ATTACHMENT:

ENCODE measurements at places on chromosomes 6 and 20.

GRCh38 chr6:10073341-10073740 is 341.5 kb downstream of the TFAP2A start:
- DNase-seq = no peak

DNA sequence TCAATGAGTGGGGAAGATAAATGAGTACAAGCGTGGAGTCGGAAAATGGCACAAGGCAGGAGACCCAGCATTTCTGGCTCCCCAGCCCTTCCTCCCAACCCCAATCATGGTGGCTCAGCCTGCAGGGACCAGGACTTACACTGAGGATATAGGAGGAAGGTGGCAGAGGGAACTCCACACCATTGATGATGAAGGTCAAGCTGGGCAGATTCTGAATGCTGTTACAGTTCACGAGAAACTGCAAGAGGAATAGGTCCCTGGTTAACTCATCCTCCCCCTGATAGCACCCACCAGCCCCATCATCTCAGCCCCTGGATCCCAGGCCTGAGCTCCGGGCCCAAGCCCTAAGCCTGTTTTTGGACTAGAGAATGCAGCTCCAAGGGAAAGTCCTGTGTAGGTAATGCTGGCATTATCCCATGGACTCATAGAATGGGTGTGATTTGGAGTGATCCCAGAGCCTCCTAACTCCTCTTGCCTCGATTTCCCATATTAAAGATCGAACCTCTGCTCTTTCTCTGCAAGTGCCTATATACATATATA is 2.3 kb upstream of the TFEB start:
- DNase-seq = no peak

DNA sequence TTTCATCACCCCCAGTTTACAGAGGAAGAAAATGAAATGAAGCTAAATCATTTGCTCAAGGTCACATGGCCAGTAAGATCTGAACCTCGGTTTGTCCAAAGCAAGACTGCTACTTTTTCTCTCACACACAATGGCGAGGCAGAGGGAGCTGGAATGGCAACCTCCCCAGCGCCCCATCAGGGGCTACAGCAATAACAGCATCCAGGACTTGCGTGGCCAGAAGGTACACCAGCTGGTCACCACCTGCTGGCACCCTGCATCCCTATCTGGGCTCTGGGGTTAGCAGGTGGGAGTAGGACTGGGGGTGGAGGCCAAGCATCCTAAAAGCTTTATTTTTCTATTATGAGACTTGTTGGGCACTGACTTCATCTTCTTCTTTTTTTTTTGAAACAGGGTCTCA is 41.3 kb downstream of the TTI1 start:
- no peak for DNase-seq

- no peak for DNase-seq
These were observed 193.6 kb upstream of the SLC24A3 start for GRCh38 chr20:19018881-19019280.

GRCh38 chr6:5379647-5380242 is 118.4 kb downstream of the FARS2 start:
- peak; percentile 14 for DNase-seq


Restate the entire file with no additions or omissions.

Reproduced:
ENCODE measurements at places on chromosomes 6 and 20.

GRCh38 chr6:10073341-10073740 is 341.5 kb downstream of the TFAP2A start:
- DNase-seq = no peak

DNA sequence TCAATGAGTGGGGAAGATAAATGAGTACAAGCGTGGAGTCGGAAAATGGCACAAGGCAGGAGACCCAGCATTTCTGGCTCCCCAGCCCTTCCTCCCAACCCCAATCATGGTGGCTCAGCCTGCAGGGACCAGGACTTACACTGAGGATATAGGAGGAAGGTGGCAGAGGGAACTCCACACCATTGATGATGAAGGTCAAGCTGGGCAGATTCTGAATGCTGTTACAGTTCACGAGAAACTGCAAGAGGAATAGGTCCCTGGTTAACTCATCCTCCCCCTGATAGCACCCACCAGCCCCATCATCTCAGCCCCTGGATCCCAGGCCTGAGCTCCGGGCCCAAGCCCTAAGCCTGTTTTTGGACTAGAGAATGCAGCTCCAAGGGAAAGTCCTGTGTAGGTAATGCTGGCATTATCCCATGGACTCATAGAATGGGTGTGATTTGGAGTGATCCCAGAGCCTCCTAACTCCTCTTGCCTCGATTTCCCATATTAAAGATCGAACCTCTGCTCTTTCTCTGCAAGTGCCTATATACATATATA is 2.3 kb upstream of the TFEB start:
- DNase-seq = no peak

DNA sequence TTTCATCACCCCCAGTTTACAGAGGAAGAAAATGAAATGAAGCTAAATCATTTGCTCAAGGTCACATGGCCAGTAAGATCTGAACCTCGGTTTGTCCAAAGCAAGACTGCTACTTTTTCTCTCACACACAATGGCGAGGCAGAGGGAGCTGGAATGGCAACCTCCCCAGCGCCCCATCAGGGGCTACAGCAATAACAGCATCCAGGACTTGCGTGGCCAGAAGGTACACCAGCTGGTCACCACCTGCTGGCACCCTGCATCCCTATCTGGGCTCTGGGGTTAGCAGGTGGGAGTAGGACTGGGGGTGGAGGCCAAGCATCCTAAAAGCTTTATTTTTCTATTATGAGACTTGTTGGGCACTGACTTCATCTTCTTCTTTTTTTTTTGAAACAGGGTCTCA is 41.3 kb downstream of the TTI1 start:
- no peak for DNase-seq

- no peak for DNase-seq
These were observed 193.6 kb upstream of the SLC24A3 start for GRCh38 chr20:19018881-19019280.

GRCh38 chr6:5379647-5380242 is 118.4 kb downstream of the FARS2 start:
- peak; percentile 14 for DNase-seq